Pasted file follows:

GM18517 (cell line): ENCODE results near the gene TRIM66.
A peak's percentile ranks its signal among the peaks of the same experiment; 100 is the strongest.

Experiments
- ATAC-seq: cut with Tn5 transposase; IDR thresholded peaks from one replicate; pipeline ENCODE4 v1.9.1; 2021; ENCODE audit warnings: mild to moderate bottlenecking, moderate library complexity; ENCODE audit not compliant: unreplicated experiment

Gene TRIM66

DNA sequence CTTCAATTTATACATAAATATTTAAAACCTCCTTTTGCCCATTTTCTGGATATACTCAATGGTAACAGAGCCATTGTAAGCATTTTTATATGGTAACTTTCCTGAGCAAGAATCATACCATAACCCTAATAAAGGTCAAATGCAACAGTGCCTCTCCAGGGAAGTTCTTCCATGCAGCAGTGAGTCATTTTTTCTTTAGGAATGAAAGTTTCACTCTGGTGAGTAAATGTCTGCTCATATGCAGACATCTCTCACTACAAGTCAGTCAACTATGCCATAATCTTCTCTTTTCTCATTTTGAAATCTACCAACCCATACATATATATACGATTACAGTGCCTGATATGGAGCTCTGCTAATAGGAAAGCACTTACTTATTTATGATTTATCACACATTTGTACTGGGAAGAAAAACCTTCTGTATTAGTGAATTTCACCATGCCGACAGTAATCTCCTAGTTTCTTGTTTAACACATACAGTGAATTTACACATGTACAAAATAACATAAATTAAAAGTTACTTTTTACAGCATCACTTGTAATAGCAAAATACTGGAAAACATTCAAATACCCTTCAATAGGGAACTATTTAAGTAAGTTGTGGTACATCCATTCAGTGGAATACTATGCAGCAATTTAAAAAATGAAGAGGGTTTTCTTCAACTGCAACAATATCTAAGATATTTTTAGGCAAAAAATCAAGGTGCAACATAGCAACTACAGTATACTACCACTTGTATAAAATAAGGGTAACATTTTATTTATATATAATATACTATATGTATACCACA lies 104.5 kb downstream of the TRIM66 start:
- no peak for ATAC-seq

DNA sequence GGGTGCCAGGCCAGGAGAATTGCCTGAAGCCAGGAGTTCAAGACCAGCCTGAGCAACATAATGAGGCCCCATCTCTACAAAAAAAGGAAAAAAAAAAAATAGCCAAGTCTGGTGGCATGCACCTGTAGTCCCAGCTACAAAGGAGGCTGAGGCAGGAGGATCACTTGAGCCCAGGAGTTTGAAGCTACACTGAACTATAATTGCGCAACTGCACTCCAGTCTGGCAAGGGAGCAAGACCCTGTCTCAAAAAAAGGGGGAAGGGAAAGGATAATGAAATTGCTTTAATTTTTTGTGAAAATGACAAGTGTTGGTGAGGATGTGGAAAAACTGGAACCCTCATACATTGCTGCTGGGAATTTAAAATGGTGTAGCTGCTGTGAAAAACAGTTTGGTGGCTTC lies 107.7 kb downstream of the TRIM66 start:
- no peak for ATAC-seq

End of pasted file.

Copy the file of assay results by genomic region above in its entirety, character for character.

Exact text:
GM18517 (cell line): ENCODE results near the gene TRIM66.
A peak's percentile ranks its signal among the peaks of the same experiment; 100 is the strongest.

Experiments
- ATAC-seq: cut with Tn5 transposase; IDR thresholded peaks from one replicate; pipeline ENCODE4 v1.9.1; 2021; ENCODE audit warnings: mild to moderate bottlenecking, moderate library complexity; ENCODE audit not compliant: unreplicated experiment

Gene TRIM66

DNA sequence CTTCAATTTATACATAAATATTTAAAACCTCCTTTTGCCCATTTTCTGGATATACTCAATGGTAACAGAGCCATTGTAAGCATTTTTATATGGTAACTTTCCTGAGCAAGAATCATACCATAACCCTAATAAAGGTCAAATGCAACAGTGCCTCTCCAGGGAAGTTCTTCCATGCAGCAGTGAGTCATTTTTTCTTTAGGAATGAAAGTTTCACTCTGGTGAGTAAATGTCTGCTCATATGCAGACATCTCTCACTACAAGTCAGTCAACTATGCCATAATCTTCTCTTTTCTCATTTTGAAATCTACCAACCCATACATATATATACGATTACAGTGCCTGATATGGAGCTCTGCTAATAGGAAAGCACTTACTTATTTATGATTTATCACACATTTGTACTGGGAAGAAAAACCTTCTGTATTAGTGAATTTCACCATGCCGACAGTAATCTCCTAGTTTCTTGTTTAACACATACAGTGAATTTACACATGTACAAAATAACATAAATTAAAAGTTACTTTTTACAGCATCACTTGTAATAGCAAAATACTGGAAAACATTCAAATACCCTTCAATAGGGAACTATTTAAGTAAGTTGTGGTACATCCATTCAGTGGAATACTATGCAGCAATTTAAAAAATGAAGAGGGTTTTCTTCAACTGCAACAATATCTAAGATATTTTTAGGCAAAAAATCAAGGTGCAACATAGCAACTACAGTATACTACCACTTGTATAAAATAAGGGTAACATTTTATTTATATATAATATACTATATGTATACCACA lies 104.5 kb downstream of the TRIM66 start:
- no peak for ATAC-seq

DNA sequence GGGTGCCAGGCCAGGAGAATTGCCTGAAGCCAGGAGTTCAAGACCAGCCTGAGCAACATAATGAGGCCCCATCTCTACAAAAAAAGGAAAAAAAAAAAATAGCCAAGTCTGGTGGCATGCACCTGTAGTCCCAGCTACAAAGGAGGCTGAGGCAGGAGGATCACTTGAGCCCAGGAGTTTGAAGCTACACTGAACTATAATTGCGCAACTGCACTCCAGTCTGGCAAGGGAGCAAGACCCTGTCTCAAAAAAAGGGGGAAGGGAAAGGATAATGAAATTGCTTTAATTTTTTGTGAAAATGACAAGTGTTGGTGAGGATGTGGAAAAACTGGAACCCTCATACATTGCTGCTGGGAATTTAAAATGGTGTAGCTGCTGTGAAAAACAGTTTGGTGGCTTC lies 107.7 kb downstream of the TRIM66 start:
- no peak for ATAC-seq